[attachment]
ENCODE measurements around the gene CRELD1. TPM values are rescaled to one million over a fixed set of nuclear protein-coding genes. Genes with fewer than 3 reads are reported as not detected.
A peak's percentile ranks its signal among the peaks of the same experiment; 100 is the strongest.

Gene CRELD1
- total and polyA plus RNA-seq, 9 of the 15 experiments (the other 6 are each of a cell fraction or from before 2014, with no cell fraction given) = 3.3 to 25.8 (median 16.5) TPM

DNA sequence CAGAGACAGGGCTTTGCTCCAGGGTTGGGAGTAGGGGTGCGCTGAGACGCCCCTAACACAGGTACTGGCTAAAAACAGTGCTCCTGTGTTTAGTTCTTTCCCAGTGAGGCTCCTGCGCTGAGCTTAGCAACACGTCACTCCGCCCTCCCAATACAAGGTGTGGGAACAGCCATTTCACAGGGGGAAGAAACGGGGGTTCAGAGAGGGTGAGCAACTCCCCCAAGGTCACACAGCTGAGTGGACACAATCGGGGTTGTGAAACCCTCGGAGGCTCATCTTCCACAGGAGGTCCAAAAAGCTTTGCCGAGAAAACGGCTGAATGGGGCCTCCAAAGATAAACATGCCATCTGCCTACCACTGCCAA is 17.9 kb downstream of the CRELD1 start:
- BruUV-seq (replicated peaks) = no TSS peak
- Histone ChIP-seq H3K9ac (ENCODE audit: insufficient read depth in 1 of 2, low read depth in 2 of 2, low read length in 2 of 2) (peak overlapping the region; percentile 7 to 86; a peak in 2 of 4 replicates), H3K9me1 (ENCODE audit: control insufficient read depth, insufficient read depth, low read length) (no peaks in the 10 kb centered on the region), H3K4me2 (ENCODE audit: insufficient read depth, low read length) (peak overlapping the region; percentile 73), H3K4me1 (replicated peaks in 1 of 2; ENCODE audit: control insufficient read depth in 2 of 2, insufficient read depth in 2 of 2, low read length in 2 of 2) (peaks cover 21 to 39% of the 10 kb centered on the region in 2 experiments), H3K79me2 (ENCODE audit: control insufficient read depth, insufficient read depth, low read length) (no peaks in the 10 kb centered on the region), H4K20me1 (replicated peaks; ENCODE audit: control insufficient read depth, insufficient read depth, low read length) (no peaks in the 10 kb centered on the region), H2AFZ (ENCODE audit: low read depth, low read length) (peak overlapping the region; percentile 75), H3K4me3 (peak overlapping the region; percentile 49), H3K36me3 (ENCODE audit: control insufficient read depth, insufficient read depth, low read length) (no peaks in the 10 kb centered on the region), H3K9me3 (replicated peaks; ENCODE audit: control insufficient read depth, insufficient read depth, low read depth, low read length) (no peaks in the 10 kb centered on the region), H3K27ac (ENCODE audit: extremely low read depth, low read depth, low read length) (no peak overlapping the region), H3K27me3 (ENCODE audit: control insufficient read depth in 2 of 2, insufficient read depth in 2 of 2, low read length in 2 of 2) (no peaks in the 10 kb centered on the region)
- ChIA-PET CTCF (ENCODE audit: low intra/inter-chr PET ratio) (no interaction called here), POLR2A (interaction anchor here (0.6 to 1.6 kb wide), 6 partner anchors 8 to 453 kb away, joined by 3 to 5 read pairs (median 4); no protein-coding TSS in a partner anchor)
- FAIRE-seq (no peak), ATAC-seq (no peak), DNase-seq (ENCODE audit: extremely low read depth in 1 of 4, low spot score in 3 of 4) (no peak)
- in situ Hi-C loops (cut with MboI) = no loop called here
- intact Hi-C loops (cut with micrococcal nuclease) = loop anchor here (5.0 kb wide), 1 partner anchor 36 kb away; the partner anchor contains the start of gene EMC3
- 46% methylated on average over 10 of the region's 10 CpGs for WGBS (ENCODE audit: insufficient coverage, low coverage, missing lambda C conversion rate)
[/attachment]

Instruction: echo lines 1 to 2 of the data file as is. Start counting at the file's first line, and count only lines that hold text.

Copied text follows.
ENCODE measurements around the gene CRELD1. TPM values are rescaled to one million over a fixed set of nuclear protein-coding genes. Genes with fewer than 3 reads are reported as not detected.
A peak's percentile ranks its signal among the peaks of the same experiment; 100 is the strongest.